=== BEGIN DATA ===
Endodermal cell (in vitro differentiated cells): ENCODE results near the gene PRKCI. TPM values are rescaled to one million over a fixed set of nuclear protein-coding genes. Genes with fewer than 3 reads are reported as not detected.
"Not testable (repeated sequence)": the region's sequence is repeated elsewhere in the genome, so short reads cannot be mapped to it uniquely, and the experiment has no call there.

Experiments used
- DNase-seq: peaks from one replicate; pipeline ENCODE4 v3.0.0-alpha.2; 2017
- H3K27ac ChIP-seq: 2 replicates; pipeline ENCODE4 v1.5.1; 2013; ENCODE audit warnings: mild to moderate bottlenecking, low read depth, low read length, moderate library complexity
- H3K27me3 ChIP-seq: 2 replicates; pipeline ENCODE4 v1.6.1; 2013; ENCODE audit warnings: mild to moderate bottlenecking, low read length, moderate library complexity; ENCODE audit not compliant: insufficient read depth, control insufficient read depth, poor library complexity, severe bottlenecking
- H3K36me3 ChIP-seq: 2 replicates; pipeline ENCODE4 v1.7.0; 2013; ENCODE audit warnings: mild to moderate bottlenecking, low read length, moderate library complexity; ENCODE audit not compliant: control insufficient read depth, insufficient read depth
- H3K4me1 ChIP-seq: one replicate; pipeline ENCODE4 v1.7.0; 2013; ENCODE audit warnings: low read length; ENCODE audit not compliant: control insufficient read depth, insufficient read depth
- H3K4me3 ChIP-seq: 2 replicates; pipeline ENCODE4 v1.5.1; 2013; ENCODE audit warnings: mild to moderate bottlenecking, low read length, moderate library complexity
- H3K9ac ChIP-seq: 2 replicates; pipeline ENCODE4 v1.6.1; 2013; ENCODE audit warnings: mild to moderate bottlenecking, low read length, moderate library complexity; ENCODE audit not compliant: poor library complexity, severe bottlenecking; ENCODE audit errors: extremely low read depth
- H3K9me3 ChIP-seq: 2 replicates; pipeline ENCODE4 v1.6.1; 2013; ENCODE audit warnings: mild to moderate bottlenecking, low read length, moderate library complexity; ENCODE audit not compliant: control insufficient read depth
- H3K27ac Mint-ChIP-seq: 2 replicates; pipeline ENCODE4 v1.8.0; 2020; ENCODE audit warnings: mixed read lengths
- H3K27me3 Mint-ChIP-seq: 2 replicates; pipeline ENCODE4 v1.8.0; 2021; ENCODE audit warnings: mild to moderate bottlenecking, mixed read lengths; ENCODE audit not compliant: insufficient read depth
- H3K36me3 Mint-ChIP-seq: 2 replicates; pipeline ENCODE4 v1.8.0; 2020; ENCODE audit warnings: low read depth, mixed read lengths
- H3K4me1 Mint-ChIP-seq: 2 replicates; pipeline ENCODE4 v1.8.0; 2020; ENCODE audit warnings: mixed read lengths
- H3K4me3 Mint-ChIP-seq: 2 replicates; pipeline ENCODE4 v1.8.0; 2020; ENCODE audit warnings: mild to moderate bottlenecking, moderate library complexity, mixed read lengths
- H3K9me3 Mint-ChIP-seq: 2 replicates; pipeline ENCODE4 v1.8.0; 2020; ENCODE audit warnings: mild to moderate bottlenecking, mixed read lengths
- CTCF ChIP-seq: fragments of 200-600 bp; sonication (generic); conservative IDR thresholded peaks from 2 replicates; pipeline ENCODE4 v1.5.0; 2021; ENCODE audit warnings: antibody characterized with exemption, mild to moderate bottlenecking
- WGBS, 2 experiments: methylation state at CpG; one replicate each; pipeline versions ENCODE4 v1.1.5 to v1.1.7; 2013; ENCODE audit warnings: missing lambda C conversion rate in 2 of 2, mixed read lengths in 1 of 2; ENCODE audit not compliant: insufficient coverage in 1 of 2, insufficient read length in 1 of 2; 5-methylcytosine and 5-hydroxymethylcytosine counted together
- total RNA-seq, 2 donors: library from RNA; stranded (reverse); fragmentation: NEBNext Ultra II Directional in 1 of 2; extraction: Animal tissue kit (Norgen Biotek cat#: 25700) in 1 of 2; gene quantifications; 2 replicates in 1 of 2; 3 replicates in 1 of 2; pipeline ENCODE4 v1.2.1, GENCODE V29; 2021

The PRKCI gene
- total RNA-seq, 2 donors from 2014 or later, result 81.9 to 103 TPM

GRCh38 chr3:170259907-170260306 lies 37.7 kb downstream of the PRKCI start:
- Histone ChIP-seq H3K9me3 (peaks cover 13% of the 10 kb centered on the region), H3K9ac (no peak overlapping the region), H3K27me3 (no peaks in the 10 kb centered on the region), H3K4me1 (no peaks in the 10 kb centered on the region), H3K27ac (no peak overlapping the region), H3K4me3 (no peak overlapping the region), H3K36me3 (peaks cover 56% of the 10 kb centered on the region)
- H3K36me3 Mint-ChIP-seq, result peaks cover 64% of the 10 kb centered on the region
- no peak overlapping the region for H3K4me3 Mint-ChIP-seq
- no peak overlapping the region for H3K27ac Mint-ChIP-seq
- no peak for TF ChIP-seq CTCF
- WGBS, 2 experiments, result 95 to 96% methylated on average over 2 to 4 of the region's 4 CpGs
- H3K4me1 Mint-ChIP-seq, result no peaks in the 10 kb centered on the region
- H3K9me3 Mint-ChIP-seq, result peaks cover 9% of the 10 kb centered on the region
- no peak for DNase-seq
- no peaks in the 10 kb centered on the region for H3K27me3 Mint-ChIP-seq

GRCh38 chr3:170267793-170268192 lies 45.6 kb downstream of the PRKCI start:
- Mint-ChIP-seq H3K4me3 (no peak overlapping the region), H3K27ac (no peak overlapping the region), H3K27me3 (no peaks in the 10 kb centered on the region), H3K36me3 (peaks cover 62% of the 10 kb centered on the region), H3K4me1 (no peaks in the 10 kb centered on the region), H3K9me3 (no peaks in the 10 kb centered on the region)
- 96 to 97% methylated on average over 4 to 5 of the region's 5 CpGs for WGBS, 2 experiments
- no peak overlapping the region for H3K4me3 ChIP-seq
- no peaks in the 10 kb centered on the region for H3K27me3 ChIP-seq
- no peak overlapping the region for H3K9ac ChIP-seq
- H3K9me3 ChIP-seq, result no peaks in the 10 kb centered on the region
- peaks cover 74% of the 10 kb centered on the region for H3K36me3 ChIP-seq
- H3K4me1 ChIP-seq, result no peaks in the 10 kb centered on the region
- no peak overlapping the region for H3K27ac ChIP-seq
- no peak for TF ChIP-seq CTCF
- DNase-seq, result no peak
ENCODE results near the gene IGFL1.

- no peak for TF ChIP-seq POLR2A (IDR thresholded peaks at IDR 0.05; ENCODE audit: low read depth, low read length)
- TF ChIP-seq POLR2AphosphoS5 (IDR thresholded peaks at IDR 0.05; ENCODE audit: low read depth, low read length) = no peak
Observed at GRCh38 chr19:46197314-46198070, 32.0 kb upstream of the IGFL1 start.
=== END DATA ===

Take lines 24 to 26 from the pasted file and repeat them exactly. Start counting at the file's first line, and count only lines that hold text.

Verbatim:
- Histone ChIP-seq H3K9me3 (peaks cover 13% of the 10 kb centered on the region), H3K9ac (no peak overlapping the region), H3K27me3 (no peaks in the 10 kb centered on the region), H3K4me1 (no peaks in the 10 kb centered on the region), H3K27ac (no peak overlapping the region), H3K4me3 (no peak overlapping the region), H3K36me3 (peaks cover 56% of the 10 kb centered on the region)
- H3K36me3 Mint-ChIP-seq, result peaks cover 64% of the 10 kb centered on the region
- no peak overlapping the region for H3K4me3 Mint-ChIP-seq